Open-Source Internship opportunity by OpenGenus for programmers. Apply now.

In this article, we have explained the problem of **finding Peak Element in an Array** along with different approaches to solve it efficiently.

Table of contents:

- Problem statement: Peak Element in an Array
- The Linear Search Approach
- Divide and Conquer Approach

Let us get started with Peak Element in an Array.

# Problem statement: Peak Element in an Array

The peak element in an array is an array element which is not smaller than it's neighbours. For example, given an array of {6,7,10,12,9} 12 is the peak element of the array. Another example is an array of {8,15,9,2,23,5} in this case, there are two peak elements:15 and 23.

However, there are some edge cases to be considered.

- One edge case can be when all elements in the array are the same such as {5,5,5}. The peak element is 5.
- The second edge case to consider is when the elements in the array are sorted in descending order i.e from the highest to the lowest.{50,40,30,20}.50 is the peak element.
- The final edge is elements in an array sorted in ascending order i.e the lowest element to the highest element {20,30,40,50,70,90}. The peak element is 90.

The peak element of an array can be found using the naive approach of linear search with time complexity O(N) or the optimized divide and conquer approach with time complexity O(logn). In this article, we will discuss both approaches in detail.

# The Linear Search Approach

### How it works & Implementation

In this approach we travers through the array and compare elements with it's neighbours. Once a peak element is found, it's immediately returned.

### How it works:

- Loop through the array say
**arr**[]={2,5,7,8,6} If in the first element is greater than the second or the last element is greater than the second last return the element - Else continue traversing the array from the next index i.e from second index to the last but one index.
- If an element
**arr**[i] in the array is greater than both its neighbours**arr**[i-1] and**arr**[i+1], then return the element

### Implementation In Java

The lines of code below returns the peak element in a given array.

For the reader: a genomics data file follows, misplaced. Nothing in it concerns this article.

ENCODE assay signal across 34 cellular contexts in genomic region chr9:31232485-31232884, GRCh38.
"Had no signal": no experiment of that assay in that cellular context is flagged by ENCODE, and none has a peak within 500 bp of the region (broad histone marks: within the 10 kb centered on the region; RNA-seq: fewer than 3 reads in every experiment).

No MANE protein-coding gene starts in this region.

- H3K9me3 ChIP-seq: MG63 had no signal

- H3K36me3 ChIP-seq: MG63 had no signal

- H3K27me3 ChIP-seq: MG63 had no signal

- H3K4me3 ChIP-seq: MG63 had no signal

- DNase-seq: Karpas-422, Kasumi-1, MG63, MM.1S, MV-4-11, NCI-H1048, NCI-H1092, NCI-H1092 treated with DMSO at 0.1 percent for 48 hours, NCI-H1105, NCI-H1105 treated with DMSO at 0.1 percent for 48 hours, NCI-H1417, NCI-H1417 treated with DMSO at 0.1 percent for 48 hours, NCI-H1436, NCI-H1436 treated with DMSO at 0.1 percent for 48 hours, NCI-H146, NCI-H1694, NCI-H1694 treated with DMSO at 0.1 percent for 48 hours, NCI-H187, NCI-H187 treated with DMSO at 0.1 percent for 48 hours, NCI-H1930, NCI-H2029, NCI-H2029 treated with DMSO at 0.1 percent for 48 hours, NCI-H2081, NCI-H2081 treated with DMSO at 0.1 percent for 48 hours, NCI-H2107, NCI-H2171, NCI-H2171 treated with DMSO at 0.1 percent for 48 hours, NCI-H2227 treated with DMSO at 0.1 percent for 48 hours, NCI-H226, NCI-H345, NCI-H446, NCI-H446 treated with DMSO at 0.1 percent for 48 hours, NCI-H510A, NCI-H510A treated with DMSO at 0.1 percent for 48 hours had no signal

```
int findPeakELement(int arr[], arrlength){
if (arrlength == 1)
return arr[0];//return the element if there's only one element in the array
if (arr[0] >= arr[1])
return arr[0];
if (arr[arrlength - 1] >= arr[arrlength - 2])
return arr[arrlength - 1];
// find the peak in the remaining array elements
for(int i = 1; i < arrlength - 1; i++)
{
//comparing current element with neighbours
if (arr[i] >= arr[i - 1] &&
arr[i] >= arr[i + 1])
return arr[i];
}
return arr[0];
}
```

**Time Complexity: O(N)**

# Divide and Conquer Approach

### How it works & Implementation

### How it works:

- Initialize two variables, start and end, initialize start = 0 and end = n-1, where n is the length of the array.
- Continue iterating until start <= end.
- Compare the middle element with it's neighbors.If it's greater than it's neighbours, return the index. index of mid = (start+end)/2.
- Else if the element on the left side of the middle element is greater than the middle element, iterate to the left of the array for the peak element.Hence, end = mid â€“ 1
- Else if the element on the right side of the middle element is greater than the middle element, iterate to the right of the middle element to search for the peak. Hence,start = mid + 1.

For example, given an array of arr[]={4,5,7,6,8,9,10}.7 is the peak element. Now let's see how to find it. We initialize start=0 and end=length of array - 1. mid= (start + end)/2 i.e mid= 3 and arr[3]=6. We then compare arr[3] with it neighbors. arr[3] < arr[2], arr[3] < arr[4]. We find a new mid from the left. end= mid-1, start=0. mid=(0+2)/2, mid=1 arr[1]=5. Comparing arr[1] with it neighbors, arr[1]>arr[0] but arr[1]<arr[2]. We find a new mid from the right. start=mid+1, end=2, mid(2+2)/2,mid=2. arr[2]=7. Comparing arr[2] with it neighbours, arr[2] > arr[1] and arr[2]>arr[3]. Therefore, arr[2] is the peak element in the array so we return it index. Which is index 2.

Mid of the array will be 6. comparing 6 with it neighbors. We first compare with the left

### Implementation in Java

The lines of code below returns the index of the peak element given an array **num[]**

```
public int findPeakElement(int[] num) {
return peakFinder(num,0,num.length-1);
}
public int peakFinder(int[] num,int start,int end){
if(start == end){
return start;
}else if(start+1 == end){
if(num[start] > num[end]) return start;
return end;
}else{
int m = (start+end)/2;
if(num[m] > num[m-1] && num[m] > num[m+1]){
return m;
}else if(num[m-1] > num[m] && num[m] > num[m+1]){
return peakFinder(num,start,m-1);
}else{
return peakFinder(num,m+1,end);
}
}
}
```

**Time Complexity: O(logN)**

With this article at OpenGenus, you must have the complete idea of Find Peak Element in an Array.